That can make it tough to understand for administrators, but no less effective for the staff who execute the organizational goals at the front lines.


Can be inexpensive to deploy


A gamification system does not need to cost tens of thousands of dollars to deploy at your hospital or business. Techniques like the gamification model canvas allow you to design a comprehensive game that can work well for your system. Look here.


Questions about gamification or how to deploy it at your center?  Send me an email at because I’m always happy to help.


Questions or comments about gamification particularly that applies to health care? You may wonder how staff react to the term gamification. You may wonder how we use leader boards and specifically how everyone reacts to having their name on a visible point tally. I’m happy to share these and other specifics for how we’ve successfully employed gamification in healthcare settings. Particularly, it’s good to share how gamification has improved job satisfaction among participants in statistically significant ways.



(1) Ed O’Boyle and Jim Harter, State of the American Workplace (Gallup, 2013),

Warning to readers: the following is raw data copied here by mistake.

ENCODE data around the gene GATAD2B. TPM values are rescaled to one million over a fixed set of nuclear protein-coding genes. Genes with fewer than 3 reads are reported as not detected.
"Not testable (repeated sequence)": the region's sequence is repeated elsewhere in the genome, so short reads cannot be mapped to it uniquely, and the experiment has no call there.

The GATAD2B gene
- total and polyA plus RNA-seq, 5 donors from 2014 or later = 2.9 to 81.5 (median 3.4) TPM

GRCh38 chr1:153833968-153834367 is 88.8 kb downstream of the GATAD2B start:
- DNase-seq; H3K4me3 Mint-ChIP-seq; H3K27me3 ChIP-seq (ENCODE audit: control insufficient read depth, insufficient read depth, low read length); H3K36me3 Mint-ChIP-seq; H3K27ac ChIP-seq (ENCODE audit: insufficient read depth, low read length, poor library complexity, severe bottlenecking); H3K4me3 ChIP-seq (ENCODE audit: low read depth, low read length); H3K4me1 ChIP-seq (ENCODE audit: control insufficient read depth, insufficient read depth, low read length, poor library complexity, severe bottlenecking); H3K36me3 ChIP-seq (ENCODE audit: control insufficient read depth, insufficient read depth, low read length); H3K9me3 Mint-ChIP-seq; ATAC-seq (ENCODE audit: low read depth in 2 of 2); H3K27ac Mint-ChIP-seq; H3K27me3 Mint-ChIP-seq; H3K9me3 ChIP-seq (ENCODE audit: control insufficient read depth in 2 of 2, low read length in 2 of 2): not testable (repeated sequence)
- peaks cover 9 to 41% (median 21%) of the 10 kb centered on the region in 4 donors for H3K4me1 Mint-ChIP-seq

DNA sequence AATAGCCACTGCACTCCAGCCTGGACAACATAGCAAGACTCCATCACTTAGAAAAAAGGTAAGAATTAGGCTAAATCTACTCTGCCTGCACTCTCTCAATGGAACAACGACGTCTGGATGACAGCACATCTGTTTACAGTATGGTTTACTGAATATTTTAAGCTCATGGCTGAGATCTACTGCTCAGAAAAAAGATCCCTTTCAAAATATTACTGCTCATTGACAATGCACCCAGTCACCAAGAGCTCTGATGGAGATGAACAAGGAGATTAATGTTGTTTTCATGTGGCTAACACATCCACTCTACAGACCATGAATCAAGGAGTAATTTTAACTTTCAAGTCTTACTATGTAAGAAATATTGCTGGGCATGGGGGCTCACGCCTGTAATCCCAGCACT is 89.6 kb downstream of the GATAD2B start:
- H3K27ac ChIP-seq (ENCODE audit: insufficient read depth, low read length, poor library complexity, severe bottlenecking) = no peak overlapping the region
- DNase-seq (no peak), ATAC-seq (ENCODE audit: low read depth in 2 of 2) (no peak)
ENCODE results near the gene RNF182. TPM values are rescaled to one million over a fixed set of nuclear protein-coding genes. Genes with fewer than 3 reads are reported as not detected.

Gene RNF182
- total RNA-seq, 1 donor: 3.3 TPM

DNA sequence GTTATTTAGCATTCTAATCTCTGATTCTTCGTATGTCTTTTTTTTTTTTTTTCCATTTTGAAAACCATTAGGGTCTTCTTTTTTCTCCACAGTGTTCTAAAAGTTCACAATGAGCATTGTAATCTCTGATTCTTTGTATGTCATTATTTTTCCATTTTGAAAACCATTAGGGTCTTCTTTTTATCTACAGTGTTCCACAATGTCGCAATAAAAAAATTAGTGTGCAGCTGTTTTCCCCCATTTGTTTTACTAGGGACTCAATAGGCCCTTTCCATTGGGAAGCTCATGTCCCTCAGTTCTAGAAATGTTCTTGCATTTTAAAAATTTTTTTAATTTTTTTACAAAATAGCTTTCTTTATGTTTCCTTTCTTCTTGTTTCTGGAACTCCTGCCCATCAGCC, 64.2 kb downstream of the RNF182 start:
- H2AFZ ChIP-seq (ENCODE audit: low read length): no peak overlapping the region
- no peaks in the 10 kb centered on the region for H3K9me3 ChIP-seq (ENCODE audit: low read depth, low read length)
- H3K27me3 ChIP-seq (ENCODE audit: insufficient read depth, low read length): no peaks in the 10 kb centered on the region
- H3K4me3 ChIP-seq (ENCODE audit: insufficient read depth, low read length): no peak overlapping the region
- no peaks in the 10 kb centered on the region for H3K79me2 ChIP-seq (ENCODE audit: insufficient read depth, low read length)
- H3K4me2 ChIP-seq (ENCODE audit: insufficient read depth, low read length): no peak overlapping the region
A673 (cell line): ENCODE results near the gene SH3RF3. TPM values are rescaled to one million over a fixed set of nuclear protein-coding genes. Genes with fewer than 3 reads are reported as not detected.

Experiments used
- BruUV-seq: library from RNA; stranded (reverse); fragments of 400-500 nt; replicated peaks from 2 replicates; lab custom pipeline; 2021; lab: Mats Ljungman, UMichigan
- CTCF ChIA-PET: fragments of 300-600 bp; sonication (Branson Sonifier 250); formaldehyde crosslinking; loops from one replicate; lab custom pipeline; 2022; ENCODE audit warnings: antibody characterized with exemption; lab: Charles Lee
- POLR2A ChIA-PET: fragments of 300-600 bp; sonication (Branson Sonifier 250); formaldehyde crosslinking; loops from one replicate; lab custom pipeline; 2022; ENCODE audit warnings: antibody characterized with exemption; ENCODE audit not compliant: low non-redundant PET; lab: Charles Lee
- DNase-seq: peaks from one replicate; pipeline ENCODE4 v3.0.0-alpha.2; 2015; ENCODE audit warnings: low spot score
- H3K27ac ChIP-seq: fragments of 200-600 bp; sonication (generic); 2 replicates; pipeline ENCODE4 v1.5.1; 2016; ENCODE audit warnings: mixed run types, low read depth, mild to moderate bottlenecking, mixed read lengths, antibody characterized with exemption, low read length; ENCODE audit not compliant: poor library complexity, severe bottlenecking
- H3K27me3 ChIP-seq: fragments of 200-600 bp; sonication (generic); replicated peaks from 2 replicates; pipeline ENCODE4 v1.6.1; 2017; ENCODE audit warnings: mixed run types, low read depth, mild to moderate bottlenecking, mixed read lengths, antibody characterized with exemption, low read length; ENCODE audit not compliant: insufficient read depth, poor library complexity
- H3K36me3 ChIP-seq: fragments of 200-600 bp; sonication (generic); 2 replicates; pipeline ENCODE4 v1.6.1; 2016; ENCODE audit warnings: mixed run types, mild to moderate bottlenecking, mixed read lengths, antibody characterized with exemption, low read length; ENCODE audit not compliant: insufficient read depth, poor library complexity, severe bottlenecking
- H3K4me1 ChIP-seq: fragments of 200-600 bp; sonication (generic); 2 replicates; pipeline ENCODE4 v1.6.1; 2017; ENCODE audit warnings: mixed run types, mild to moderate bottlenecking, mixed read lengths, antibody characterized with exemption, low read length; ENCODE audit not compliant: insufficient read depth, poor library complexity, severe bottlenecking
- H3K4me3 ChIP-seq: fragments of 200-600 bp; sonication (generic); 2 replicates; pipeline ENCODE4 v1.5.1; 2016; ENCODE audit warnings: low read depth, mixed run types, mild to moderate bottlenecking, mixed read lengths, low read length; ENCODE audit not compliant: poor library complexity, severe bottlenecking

4 Types of Bad Metrics Seen In Healthcare


By:  DM Kashmer MD MBA MBB FACS (@DavidKashmer)


Sometimes, you can see the train coming but can’t get out of the way fast enough.  Whack!  The train gets you despite your best efforts.  Wouldn’t have been great to start to get out of the way earlier?  In this entry, let’s focus on how to identify, as early as possible, four types of bad metrics in healthcare so that we can run away from that particular train as early as possible.  After all, the sooner we flee from these bad actors the more likely we are to avoid being run over by them.


Truth is, you’ve probably seen the train of bad metrics before.  After all, you know that all sorts of things are getting measured in our field nowadays and, sometimes, certain endpoints don’t feel particularly helpful and (in fact) seem to make things a lot worse.


First, a disclaimer:  this entry does not argue with metrics that the government mandates. There are some things that we measure because we have to for reimbursement or other reasons. However, if you believe (like me and other quality professionals) that a focus on reducing defects eventually impacts all sorts of quality measures (even mandated ones), then this is the entry for you!  This work does not focus on arguing or pushing back against those things that we must measure owing to regulation.  Now, on with the show…